Rhode Island – Senate Bill 266 would ban debarking, unless a veterinarian files written certification with animal control stating that the procedure is necessary to treat a disease, injury, or an abnormality that is causing pain. Anyone found guilty of violating this ban would be fined up to $1,000 and prevented from owning any animals or living with anyone who owns an animal for an amount of time deemed appropriate by the court. The Senate Environment and Agriculture Committee held this bill for further study.
Rhode Island – Senate Bill 140 – This bill, in addition to other provisions, would make it a violation of the animal cruelty statute to keep any dog “outside, tethered, penned, caged or otherwise confined” for more than one hour without access to an outdoor housing facility, unless the person caring for the dog also remains outside. As currently written, this could mean that someone allowing their dog to play in a fenced-in backyard for an hour must have an outdoor facility available, unless they remain outside with the dog. The Senate Environment and Agriculture Committee held this bill for further study.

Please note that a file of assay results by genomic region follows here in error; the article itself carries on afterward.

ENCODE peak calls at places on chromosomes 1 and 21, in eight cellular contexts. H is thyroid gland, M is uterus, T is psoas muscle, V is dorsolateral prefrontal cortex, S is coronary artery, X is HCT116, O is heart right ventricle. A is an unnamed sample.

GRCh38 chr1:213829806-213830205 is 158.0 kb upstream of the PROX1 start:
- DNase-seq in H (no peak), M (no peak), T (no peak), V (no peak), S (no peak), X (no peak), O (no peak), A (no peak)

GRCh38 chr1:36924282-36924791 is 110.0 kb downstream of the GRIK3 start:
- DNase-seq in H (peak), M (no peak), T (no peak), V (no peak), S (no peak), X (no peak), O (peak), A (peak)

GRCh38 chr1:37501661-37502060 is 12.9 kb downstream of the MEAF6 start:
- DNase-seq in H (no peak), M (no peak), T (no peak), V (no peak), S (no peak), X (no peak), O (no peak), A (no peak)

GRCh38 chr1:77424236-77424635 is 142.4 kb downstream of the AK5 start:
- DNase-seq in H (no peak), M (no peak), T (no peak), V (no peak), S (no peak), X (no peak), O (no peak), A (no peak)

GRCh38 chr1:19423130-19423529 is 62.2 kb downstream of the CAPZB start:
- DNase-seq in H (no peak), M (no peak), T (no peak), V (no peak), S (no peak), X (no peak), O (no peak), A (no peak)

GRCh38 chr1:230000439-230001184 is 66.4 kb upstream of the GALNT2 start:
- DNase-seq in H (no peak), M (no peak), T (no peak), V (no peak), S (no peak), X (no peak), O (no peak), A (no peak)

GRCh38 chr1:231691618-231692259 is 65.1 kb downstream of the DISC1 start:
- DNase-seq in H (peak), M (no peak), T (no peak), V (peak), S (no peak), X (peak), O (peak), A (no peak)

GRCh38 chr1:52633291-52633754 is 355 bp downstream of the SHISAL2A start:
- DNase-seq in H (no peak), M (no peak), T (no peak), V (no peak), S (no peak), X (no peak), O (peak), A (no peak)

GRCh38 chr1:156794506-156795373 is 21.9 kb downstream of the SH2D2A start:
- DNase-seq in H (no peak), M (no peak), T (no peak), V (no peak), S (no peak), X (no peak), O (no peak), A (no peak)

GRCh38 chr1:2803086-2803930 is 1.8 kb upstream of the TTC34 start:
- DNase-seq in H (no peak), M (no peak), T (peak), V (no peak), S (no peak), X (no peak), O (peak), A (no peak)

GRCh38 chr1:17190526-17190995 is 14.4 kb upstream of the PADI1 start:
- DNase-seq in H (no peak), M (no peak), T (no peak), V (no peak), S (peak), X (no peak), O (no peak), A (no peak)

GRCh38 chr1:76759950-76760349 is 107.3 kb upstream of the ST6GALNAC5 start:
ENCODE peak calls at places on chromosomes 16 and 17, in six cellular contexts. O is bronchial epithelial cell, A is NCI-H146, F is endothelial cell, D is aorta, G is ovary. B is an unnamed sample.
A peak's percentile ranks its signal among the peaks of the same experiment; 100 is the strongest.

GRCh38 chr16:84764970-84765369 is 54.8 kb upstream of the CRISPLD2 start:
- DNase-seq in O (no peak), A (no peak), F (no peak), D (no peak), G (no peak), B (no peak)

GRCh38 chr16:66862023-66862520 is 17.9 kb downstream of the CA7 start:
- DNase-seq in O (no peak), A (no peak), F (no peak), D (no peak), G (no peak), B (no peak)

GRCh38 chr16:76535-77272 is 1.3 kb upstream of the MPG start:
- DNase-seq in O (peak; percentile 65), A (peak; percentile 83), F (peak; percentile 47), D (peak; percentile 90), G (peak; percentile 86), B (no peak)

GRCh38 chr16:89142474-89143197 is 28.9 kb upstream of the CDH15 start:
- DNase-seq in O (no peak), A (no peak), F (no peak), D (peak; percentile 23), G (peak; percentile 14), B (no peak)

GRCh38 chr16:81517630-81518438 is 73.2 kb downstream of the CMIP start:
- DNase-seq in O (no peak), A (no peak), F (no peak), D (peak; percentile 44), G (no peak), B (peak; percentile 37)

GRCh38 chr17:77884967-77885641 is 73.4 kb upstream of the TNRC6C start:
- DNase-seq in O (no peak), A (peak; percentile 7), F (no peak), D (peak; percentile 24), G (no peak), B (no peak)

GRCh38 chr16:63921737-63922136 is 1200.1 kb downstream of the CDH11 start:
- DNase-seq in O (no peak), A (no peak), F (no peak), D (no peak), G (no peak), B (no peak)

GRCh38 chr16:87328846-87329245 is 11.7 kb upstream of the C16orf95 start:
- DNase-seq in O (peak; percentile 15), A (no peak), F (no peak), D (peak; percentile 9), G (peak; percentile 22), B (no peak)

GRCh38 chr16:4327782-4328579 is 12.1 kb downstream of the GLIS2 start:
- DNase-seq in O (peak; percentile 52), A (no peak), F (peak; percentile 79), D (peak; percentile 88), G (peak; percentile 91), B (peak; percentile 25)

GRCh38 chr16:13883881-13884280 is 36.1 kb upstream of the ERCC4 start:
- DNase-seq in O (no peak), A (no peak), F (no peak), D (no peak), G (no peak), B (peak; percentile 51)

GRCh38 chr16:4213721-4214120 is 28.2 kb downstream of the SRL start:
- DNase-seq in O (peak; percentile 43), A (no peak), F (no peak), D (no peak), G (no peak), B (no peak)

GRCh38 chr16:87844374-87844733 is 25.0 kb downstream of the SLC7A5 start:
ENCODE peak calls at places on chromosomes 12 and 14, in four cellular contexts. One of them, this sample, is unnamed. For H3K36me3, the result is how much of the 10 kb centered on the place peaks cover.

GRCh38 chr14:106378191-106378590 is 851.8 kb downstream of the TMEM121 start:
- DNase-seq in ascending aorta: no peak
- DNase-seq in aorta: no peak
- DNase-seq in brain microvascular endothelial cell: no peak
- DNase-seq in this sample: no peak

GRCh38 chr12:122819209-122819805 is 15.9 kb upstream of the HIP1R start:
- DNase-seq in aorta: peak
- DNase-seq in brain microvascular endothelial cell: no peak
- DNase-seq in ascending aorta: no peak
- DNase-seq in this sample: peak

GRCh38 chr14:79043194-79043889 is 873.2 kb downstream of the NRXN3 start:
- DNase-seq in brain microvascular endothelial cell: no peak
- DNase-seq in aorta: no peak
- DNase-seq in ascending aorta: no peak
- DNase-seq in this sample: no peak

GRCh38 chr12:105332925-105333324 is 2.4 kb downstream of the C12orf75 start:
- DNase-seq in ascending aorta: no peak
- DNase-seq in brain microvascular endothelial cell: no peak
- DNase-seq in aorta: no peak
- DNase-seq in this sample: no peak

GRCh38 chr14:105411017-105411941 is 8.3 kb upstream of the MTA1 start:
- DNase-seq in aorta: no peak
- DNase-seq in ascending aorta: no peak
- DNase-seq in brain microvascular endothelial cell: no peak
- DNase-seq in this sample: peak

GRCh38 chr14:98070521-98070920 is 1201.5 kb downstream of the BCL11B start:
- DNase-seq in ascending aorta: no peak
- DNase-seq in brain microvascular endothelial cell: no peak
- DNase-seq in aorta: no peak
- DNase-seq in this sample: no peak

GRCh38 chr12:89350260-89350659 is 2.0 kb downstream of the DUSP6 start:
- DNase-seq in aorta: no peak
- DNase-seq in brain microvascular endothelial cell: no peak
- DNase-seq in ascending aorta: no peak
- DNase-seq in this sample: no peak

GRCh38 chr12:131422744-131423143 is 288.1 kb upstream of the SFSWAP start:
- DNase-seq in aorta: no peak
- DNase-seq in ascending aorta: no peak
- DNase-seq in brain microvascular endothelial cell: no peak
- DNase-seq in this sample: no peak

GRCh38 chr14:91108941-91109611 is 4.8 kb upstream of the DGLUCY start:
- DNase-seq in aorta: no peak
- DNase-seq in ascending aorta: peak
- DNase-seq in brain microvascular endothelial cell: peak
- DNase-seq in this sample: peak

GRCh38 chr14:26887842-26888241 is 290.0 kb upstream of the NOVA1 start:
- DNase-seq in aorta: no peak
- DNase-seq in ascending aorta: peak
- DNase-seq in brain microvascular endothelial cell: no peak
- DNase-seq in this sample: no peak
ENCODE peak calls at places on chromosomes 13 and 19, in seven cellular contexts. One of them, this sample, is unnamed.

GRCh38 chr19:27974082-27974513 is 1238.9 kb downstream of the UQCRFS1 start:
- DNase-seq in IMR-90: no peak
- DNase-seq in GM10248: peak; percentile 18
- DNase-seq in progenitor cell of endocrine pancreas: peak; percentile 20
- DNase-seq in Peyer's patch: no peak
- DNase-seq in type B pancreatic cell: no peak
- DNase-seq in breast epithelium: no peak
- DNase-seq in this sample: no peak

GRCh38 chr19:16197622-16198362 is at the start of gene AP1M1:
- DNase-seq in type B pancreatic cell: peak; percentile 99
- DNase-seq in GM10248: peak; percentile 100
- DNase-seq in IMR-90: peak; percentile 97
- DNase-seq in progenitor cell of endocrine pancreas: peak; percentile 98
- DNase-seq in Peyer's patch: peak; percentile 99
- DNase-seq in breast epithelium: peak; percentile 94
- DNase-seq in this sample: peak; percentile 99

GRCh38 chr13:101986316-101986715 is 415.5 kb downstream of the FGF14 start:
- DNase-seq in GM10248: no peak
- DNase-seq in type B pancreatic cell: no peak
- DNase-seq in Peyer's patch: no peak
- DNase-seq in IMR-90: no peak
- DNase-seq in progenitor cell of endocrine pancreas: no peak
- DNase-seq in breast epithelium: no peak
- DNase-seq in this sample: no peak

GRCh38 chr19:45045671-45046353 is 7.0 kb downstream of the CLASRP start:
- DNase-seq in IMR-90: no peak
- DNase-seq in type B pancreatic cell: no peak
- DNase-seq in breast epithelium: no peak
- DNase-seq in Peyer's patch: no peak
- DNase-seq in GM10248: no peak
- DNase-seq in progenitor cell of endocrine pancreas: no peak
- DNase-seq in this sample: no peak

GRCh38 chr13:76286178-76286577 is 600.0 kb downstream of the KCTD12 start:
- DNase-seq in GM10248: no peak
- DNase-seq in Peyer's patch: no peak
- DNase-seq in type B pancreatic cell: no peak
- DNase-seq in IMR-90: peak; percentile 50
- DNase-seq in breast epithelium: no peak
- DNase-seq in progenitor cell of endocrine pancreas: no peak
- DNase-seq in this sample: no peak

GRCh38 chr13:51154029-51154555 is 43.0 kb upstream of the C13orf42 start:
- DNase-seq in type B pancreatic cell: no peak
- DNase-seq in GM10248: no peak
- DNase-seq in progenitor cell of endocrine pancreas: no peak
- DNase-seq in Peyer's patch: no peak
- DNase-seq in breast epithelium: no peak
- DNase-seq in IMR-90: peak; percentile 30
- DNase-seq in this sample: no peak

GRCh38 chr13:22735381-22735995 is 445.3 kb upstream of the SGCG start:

Texas – House Bill 1451 will define anyone who owns 11 or more intact female animals (dogs or cats) and is “engaged in the breeding and sale of animals for a profit” as a commercial breeder. Among other requirements, the newly-defined “commercial breeders” will be regulated by the Commission of Licensing and Regulation, be required to undergo criminal background checks and allow an annual inspection of their property. The House Committee on Licensing and Administrative Procedures held a hearing on March 15 but did not vote on the bill. Read AKC’s alert on HB 1451.